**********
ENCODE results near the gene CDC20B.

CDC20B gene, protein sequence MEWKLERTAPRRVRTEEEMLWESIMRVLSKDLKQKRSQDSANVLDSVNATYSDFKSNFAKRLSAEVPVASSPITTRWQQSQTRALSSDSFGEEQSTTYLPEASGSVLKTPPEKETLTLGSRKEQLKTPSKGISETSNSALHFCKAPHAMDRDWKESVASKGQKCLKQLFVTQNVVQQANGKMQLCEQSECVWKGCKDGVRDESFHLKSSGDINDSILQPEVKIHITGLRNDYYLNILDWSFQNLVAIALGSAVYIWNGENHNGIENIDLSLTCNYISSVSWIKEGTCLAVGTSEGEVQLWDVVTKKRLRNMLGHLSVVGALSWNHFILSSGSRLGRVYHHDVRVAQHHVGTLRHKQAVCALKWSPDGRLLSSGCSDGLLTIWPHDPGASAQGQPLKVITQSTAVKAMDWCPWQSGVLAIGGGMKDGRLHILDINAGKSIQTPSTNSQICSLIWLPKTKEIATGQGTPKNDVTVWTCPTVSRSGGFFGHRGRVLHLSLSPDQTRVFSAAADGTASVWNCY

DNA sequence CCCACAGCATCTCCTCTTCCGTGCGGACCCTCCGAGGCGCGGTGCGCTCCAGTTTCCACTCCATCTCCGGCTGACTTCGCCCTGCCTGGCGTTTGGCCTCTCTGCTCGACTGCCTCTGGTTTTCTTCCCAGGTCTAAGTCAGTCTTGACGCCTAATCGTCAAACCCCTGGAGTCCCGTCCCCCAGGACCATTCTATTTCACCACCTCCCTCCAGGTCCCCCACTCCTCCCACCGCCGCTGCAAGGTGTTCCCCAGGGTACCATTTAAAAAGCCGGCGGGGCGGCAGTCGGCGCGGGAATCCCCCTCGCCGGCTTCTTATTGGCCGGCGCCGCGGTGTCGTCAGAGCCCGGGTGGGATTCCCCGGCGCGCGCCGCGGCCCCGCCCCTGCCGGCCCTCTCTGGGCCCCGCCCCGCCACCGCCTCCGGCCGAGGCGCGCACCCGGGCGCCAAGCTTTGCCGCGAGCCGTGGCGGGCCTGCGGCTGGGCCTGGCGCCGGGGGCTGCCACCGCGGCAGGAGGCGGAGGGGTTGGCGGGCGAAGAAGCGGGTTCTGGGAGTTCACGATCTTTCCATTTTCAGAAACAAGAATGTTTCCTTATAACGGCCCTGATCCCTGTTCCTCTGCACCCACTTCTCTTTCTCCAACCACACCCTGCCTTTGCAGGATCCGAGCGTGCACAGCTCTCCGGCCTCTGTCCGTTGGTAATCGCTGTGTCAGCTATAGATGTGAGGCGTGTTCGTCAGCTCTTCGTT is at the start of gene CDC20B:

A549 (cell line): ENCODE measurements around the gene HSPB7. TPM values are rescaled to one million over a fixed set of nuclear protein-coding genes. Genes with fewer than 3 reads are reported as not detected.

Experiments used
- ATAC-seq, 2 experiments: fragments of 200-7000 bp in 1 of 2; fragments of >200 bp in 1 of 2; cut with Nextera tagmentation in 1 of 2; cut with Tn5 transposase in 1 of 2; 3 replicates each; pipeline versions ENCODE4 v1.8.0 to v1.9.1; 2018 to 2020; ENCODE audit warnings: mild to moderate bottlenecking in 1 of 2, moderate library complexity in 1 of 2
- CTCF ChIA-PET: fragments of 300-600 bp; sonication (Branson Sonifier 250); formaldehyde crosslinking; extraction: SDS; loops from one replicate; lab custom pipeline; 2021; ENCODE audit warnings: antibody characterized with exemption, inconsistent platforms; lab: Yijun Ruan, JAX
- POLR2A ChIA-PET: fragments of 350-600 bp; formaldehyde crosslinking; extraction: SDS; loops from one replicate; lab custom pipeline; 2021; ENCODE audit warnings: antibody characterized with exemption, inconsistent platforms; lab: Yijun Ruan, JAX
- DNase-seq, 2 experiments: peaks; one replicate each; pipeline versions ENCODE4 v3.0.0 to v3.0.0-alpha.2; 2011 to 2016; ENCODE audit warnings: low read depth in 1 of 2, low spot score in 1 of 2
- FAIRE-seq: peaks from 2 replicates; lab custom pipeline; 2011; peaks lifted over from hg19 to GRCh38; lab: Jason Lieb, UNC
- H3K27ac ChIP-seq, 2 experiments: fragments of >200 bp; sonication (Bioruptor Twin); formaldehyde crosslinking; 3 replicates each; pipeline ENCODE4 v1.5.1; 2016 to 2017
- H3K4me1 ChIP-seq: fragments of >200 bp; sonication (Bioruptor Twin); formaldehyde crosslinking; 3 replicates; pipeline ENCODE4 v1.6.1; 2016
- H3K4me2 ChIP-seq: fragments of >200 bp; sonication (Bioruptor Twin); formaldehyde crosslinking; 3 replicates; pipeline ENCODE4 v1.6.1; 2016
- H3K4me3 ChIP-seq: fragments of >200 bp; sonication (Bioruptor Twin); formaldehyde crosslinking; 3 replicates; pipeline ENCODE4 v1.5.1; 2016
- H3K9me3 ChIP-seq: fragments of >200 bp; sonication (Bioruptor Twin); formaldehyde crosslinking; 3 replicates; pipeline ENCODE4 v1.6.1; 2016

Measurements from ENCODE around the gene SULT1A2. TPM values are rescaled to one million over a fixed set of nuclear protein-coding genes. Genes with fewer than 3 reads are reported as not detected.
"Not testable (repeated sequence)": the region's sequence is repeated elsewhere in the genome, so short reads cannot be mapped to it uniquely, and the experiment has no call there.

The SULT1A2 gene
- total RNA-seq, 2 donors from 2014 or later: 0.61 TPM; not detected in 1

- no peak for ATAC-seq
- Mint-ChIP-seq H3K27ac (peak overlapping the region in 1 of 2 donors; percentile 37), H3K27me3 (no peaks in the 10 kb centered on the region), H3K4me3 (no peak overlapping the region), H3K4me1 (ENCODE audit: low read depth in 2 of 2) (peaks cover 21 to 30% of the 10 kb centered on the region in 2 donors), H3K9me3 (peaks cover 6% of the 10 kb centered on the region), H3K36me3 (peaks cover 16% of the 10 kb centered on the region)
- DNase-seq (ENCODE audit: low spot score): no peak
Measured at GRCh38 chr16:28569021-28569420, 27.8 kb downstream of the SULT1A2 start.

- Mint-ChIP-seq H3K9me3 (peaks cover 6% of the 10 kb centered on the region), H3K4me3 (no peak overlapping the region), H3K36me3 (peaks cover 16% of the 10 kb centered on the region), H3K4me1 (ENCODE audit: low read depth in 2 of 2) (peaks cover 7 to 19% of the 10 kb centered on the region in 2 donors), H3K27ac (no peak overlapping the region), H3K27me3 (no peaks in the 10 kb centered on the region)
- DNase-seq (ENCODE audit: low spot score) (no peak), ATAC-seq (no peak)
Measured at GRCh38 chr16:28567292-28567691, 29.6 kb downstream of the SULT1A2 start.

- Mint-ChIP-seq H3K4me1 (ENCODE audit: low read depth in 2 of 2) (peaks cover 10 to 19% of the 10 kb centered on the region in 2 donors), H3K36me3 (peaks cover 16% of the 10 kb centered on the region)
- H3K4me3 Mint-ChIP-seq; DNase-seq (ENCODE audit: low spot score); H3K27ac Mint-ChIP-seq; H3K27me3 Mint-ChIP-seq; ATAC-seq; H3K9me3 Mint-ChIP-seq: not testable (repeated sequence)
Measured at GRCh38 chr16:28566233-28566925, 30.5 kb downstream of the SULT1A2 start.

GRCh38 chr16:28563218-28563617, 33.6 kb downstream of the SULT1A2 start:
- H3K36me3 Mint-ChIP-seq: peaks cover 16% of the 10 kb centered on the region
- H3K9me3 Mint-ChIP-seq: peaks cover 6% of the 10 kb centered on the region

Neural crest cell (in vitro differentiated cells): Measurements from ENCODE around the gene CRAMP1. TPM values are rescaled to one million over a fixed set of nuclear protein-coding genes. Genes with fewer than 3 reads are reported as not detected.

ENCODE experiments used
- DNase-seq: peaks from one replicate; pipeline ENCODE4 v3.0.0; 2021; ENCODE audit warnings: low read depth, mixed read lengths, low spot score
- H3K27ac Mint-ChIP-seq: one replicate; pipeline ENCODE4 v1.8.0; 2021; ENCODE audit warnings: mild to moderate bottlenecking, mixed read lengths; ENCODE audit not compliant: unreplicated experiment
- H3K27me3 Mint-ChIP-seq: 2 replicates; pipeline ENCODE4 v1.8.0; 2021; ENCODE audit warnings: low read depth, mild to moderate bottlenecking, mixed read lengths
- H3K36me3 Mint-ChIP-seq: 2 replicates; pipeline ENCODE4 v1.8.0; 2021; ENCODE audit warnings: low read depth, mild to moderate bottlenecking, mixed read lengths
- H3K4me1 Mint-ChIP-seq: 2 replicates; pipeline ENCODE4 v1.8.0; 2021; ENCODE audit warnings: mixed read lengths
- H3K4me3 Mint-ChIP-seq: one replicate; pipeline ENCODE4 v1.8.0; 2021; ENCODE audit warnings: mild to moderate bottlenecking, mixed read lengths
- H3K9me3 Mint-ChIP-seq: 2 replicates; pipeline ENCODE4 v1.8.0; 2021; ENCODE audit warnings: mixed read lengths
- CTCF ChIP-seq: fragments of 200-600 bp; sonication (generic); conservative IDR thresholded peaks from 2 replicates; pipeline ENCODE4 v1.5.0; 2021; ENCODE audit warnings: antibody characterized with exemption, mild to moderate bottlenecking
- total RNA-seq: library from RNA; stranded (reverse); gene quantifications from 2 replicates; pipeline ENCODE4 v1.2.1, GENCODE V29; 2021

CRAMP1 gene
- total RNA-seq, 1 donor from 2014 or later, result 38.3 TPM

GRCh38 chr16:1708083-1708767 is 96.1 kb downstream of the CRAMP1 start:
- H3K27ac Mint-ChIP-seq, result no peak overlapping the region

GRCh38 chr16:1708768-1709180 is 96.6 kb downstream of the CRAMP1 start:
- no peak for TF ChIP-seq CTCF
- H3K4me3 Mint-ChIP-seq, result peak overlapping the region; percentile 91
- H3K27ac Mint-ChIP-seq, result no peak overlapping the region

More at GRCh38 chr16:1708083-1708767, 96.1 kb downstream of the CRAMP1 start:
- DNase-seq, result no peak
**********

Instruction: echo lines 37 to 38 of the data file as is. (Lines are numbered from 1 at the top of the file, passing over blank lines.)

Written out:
- H3K27me3 Mint-ChIP-seq: 2 replicates; pipeline ENCODE4 v1.8.0; 2021; ENCODE audit warnings: low read depth, mild to moderate bottlenecking, mixed read lengths
- H3K36me3 Mint-ChIP-seq: 2 replicates; pipeline ENCODE4 v1.8.0; 2021; ENCODE audit warnings: low read depth, mild to moderate bottlenecking, mixed read lengths